The private players can participate in the construction of infrastructure for cold chain systems and benefit greatly. However, the experience of the few private players who have invested in the cold chain has not been satisfactory for them. The government needs to understand the reasons for the reluctance on the part of private sector to invest in this sector and create the enabling environment to get them to invest.
Purvin Patel, Business Head, Radhakrishna Foodland, a leading supply chain solution specialist
Ravi Kannan, CEO, Snowman Logistics, a subsidiary of Gateway Distriparks
Srinivasa Ramanujam, Business Head, Adani Agrifresh,an Adani group company with a special focus on horticulture sector
Vineet Agarwal, Joint Managing Director, TCI, leading transport and logistics service provider
Does India have a quality infrastructure to develop cold chain system in the country?
Although the combined capacity of the cold storage facilities is 23.66 million metric tonne, India can store less than 11 per cent of what is produced. Most of the infrastructure used in the cold chain sector is outdated technology and is single commodity-based. Many are designed for storing potatoes. Industry experts believe that controlled atmosphere storage facilities and other cold storage facilities with the technology for storing and handling different types of fruits and vegetables at variant temperatures would have a very good potential market in India.
Warehousing in India faces a lot of challenges in terms of infrastructure development. Firstly, erratic power supply increases the cost of operation. Majority of cold storages in India lack power back up facility. Secondly, use of high-tech quality equipment is minimal. Most of the cold stores do not have proper racking system. Thirdly, absence of proper inventory management system and use of traditional manual system increases complexity of operation.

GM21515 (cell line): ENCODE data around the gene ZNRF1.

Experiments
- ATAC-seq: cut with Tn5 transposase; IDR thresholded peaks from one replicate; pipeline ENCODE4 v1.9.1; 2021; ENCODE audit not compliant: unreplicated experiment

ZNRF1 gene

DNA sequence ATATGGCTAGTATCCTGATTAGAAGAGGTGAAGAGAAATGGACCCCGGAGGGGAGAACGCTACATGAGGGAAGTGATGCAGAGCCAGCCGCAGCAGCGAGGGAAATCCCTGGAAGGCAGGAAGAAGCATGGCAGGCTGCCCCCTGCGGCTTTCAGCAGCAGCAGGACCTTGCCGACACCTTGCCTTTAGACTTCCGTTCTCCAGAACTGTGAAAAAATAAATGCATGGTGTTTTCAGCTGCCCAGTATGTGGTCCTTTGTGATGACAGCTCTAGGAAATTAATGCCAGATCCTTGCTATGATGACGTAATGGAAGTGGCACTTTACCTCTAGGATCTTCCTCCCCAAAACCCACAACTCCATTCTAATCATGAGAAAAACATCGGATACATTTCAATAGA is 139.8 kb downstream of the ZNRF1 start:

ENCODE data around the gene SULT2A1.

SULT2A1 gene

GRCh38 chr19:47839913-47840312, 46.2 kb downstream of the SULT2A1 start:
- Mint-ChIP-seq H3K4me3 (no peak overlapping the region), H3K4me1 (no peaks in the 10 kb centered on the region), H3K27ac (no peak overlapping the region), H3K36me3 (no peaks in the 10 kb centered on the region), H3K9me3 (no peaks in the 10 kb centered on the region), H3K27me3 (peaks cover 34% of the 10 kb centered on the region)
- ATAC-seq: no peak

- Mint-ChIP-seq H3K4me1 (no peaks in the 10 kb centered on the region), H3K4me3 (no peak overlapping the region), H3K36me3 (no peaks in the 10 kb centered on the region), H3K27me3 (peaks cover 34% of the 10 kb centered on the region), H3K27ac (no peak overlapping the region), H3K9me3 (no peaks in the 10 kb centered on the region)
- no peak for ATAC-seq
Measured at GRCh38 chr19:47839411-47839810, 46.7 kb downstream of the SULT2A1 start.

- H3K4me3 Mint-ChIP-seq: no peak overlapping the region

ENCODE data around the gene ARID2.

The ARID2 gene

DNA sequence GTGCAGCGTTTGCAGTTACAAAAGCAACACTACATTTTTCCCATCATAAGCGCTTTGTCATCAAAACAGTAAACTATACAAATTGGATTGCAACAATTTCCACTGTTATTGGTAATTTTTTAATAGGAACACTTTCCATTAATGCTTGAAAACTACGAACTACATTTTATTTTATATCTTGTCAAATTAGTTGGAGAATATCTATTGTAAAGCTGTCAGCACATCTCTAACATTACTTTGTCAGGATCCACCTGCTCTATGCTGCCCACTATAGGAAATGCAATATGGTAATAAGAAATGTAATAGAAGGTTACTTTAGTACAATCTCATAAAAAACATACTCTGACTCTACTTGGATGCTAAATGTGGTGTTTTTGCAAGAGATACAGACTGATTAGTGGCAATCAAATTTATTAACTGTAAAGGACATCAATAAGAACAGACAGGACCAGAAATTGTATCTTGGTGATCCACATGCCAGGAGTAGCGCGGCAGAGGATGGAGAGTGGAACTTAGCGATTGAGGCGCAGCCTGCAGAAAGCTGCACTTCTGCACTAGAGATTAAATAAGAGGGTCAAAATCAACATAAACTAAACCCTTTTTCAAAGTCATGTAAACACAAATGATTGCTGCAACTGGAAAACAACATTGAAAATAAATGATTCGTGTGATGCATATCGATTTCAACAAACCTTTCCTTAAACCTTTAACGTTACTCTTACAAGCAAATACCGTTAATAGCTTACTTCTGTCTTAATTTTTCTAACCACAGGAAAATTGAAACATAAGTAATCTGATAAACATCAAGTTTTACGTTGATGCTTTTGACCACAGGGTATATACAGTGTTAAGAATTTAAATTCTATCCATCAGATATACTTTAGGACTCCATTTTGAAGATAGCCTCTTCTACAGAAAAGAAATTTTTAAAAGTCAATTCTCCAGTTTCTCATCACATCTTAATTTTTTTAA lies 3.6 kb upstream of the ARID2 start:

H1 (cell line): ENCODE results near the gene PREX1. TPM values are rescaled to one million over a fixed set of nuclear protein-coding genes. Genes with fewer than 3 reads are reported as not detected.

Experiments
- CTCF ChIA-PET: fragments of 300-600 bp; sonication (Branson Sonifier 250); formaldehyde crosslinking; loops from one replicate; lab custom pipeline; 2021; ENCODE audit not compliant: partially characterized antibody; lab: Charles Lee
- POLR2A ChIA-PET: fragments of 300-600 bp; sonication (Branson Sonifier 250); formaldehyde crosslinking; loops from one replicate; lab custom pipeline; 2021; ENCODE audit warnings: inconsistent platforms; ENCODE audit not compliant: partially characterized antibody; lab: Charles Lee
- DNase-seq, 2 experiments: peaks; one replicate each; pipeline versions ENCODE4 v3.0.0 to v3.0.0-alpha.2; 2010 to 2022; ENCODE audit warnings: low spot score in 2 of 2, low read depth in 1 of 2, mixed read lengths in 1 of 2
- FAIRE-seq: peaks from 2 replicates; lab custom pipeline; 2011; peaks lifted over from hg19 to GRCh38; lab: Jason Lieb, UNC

In case of Transportation and Distribution, the main hurdle is absence of quality road infrastructure. Lack of quality reefer trucks leads to temperature abuse and hence wastage. Real time tracking and tracing is very essential but is absent in the actual scenario.
The need of the hour is an economically viable cold chain solution that will create total integration of the food supply linkages from production centres to consumption centres, thereby reducing physical wastages and loss of value of perishable commodities which in turn leads to the develop ment of the processed food industry. The chain needs to start at the farm level and cover up to the consumer level or at least the retail level.
Whenever cold chain system is talked about in India, the context is always fruits and vegetables. As far as dairying, pharmaceuticals and meat industry (particularly for export), there exists a reasonably good cold chain system in the country. In the case of dairying, the credit should go to the National Dairy Development Board which implemented the ‘Operation Flood’ programme by setting up the entire dairy infrastructure in the country through milk cooperatives. In the case of others, it was the business imperative that led them to embrace cold chain.
In the case of fruits and vegetables, the cold chain is virtually non-existent as the industry is highly unorganised and there is no single or group of stakeholders who have the wherewithal to bring about transformation to this industry. In the developed countries, the domination of organised retail played a crucial role in the development of cold chain by ensuring quality standards, food safety and other attendant standards which are equally important.